Financing Common Goods for Health: Core Government Functions in Health Emergency and Disaster Risk Management

David H. Peters, Odd Hanssen, Jose Gutierrez, Jonathan Abrahams, Tolbert Nyenswah

Research output: Contribution to journalArticle

Abstract

In the absence of good data on the costs and comparative benefits from investing in health emergency and disaster risk management (EDRM), governments have been reluctant to invest adequately in systems to reduce the risks and consequences of emergencies and disasters. Yet they spend heavily on their response. We describe a set of key functional areas for investment and action in health EDRM, and calculate the costs needed to establish and operate basic health EDRM services in low- and middle-income countries, focusing on management of epidemics and disasters from natural hazards. We find that health EDRM costs are affordable for most governments. They range from an additional US$4.33 capital and US$4.16 annual recurrent costs per capita in low-income countries to US$1.35 capital to US$1.41 recurrent costs in upper middle-income countries. These costs pale in comparison to the costs of not acting—the direct and indirect costs of epidemics and other emergencies from natural hazards are more than 20-fold higher. We also examine options for the institutional arrangements needed to design and implement health EDRM. We discuss the need for creating adaptive institutions, strengthening capacities of countries, communities and health systems for managing risks of emergencies, using “all-of-society” and “all-of-state institutions” approaches, and applying lessons about rules and regulations, behavioral norms, and organizational structures to better implement health EDRM. The economic and social value, and the feasibility of institutional options for implementing health EDRM systems should compel governments to invest in these common goods for health that strengthen national health security.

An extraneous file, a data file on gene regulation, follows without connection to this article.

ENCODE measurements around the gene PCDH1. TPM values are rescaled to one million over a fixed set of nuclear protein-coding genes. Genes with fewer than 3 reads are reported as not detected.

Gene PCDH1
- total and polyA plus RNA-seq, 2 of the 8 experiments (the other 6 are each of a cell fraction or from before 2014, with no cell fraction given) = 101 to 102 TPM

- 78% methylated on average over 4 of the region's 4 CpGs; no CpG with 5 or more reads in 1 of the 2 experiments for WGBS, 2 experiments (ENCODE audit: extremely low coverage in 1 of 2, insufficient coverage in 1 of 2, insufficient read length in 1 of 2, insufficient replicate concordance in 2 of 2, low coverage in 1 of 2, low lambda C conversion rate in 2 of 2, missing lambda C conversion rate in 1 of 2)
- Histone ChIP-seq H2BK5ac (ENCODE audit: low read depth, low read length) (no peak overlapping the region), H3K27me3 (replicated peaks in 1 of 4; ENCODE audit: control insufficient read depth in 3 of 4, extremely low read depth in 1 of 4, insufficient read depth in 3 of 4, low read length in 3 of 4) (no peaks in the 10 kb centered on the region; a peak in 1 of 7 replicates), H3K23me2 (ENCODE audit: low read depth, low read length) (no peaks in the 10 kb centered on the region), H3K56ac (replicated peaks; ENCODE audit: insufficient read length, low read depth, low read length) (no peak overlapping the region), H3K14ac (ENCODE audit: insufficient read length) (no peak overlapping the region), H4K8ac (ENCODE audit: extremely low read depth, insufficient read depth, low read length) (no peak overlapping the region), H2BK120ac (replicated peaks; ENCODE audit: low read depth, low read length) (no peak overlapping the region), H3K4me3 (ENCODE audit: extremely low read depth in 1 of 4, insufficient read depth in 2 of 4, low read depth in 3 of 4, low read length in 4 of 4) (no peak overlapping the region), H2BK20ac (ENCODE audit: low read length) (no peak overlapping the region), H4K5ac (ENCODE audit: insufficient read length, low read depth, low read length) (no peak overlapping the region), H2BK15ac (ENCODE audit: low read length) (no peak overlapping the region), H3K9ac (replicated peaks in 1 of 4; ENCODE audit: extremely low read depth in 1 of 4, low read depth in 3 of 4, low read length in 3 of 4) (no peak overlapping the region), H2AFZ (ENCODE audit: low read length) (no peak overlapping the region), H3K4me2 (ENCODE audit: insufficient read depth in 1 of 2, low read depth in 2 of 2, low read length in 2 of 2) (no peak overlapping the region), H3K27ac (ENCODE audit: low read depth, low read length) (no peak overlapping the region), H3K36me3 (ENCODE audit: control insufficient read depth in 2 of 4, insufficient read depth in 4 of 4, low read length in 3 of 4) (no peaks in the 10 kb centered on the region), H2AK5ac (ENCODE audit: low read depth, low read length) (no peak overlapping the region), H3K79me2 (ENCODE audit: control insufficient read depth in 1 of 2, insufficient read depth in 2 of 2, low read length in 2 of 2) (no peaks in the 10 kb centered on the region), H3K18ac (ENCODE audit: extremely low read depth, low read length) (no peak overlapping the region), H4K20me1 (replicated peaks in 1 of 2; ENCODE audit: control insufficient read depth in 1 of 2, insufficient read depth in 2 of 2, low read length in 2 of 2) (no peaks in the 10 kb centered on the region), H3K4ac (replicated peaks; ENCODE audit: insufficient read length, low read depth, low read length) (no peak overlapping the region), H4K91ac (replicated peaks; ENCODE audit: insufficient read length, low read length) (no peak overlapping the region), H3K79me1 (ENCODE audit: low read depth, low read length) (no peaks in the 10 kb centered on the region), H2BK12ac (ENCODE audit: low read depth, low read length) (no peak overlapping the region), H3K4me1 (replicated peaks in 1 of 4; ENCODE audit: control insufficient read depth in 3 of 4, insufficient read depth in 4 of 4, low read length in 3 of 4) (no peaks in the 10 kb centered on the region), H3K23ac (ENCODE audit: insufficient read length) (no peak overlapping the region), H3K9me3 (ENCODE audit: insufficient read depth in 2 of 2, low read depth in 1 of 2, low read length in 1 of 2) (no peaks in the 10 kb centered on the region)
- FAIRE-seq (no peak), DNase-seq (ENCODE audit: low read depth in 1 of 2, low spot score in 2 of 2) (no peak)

Original languageEnglish (US)
JournalHealth Systems and Reform
DOIs
StateAccepted/In press - Jan 1 2019

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Keywords

  • common goods for health
  • costing
  • emergency and disaster risk management
  • epidemic
  • health financing
  • institutional analysis
  • natural disaster

ASJC Scopus subject areas

  • Health Informatics
  • Public Health, Environmental and Occupational Health
  • Health Information Management

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